Verticillium wilt of viburnum is caused by a fungal infection that can lead to devastating damage to your home garden plant. Through careful care and planning, there are methods to avoid experiencing verticillium wilt, though its presence may be widespread in your landscape's soil. Become familiar with diagnosis as well as effective management to keep your home landscape full of healthy, vigorous viburnums.
Viburnum plants have a greater chance of resisting and fighting off fungal infections like verticillium wilt when kept vigorous as opposed to damaged, unhealthy plants. Grow viburnums in a landscape that offers full sun exposure, according to the Clemson University Extension. Viburnums will still grow in shaded conditions, but for healthy production of fruit, sun is necessary. Viburnums prefer moist, well-drained soil with a pH of 5.5. to 6.5.
Verticillium wilt fungal infections are caused by the fungi Verticillium albo-atrum and V. dahliae that attack a wide variety of woody plants including viburnums, according to the Ohio State University Extension. Other highly susceptible plants include ash, elm, magnolia and tuliptrees. The fungi inhabit soil for several years and invade through root systems, in addition to spreading from one plant to another.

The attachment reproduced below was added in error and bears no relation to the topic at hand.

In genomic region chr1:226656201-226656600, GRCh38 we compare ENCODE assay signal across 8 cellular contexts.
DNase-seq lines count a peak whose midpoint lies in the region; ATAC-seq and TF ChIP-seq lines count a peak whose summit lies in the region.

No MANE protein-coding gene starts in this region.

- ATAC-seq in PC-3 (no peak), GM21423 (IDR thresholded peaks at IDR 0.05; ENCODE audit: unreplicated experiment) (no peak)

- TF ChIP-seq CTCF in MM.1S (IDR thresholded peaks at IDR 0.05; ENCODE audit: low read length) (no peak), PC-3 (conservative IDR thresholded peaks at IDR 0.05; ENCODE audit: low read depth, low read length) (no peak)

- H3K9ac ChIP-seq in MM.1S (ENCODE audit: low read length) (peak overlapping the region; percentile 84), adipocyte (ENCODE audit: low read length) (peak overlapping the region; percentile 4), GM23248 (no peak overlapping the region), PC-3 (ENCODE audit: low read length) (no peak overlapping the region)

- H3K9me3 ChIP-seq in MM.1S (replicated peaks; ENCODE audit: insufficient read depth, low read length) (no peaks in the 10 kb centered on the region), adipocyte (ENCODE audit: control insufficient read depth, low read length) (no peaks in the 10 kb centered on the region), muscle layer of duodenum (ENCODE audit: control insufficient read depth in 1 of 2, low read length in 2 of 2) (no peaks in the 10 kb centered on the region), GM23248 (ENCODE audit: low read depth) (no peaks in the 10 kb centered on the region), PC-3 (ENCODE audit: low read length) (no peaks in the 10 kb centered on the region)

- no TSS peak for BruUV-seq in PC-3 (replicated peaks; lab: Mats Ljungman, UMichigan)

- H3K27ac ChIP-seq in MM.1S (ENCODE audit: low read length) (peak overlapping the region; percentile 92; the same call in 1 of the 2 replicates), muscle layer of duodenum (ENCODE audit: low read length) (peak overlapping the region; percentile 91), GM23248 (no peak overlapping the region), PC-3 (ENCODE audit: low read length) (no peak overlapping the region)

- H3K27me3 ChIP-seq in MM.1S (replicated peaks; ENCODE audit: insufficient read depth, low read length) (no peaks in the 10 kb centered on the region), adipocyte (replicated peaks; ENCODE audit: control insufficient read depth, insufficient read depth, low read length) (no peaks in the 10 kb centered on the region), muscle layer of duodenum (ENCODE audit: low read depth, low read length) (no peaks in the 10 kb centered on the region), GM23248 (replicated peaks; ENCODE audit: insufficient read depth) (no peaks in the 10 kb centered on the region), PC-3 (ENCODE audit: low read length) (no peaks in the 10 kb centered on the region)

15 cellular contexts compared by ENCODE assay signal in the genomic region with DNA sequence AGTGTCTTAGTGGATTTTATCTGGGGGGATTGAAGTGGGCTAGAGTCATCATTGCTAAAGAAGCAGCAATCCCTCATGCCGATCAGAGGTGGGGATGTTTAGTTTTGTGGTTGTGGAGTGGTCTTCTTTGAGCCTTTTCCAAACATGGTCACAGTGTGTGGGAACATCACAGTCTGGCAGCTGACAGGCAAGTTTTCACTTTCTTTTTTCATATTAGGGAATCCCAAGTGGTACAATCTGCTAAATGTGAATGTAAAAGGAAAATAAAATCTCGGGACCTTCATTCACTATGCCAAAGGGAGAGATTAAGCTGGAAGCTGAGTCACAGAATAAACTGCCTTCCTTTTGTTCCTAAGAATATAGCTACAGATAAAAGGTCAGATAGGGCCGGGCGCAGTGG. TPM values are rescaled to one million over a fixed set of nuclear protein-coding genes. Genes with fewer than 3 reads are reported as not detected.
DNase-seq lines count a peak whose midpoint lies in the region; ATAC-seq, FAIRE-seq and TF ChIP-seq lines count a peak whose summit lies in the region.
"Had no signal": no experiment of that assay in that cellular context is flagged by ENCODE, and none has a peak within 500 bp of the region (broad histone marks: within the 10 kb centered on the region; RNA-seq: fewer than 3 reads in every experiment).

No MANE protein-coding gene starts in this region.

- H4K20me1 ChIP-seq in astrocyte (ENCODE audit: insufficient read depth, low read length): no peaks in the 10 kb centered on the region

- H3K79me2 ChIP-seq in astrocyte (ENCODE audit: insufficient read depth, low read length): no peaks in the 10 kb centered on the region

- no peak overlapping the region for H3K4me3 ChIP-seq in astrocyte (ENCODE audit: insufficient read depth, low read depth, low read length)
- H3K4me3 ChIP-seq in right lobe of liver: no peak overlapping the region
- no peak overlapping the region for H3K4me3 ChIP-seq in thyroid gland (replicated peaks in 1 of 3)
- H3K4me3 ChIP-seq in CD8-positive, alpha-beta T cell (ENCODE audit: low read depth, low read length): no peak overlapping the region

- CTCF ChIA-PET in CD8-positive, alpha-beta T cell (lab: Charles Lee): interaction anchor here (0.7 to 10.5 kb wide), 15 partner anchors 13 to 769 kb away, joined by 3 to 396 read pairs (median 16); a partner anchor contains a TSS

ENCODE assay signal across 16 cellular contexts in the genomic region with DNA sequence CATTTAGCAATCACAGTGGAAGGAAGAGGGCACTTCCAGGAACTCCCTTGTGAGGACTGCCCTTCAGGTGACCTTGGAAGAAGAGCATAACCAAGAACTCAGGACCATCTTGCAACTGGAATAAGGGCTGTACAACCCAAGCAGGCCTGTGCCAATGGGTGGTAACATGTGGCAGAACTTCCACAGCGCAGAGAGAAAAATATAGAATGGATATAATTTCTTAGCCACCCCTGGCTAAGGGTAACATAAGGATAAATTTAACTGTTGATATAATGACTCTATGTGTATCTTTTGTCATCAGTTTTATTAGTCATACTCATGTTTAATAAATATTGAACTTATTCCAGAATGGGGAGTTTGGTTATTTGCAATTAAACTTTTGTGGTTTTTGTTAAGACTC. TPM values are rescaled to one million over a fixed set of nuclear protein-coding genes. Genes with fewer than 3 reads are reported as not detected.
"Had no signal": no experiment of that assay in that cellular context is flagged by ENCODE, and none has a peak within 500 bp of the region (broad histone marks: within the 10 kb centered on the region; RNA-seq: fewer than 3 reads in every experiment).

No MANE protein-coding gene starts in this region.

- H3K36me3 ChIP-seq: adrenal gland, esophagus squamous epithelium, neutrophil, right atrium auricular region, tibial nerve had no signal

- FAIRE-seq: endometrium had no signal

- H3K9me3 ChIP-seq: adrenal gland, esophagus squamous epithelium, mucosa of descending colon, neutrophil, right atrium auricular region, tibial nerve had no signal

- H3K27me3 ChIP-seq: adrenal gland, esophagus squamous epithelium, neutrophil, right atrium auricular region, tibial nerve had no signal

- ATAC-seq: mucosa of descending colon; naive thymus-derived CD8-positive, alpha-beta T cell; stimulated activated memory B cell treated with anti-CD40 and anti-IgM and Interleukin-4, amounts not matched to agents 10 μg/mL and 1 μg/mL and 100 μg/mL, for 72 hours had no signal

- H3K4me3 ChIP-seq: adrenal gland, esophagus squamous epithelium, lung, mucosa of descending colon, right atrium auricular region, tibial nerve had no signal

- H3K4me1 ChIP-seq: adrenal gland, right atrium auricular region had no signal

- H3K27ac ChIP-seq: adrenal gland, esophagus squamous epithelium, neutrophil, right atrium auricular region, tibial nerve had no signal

Look for brown leaf edges, leaf wilt, stunted foliage, streaks of discoloration on cambium and the appearance of burned leaves as symptoms of a verticillium wilt infection. In extreme cases and particularly when left untreated, viburnums may experience branch dieback and can die in as little as two years, according to the Ohio State University Extension.
A solid prevention method is the planting of resistant plants instead of those that are highly susceptible. Especially if your tree dies, it is important during replanting to choose a species that will not fall ill to the fungal-borne pathogens. Plants resistant to verticillium wilt include, but are not limited to, crabapple, beech, dogwood, honeylocust, oak, sycamore and willow, according to the Ohio State University Extension.
Chemical control options like fungicides are ineffective in the treatment of verticillium wilt on viburnums. The best management method is the employment of consistent care and careful transplanting. Ensure plants are healthy before planting. Additionally, remove and destroy affected plant parts to prevent the insistence of the disease. Avoid drought conditions as well as waterlogged soil, both of which create an ideal environmental for fungal invasion, according to the Ohio State University Extension. Handle trees with care as wounds and even minor injuries provide a point of entrance for fungi. Always sanitize pruning tools between cuts and from one viburnum to the next to inhibit the chance of disease transfer.
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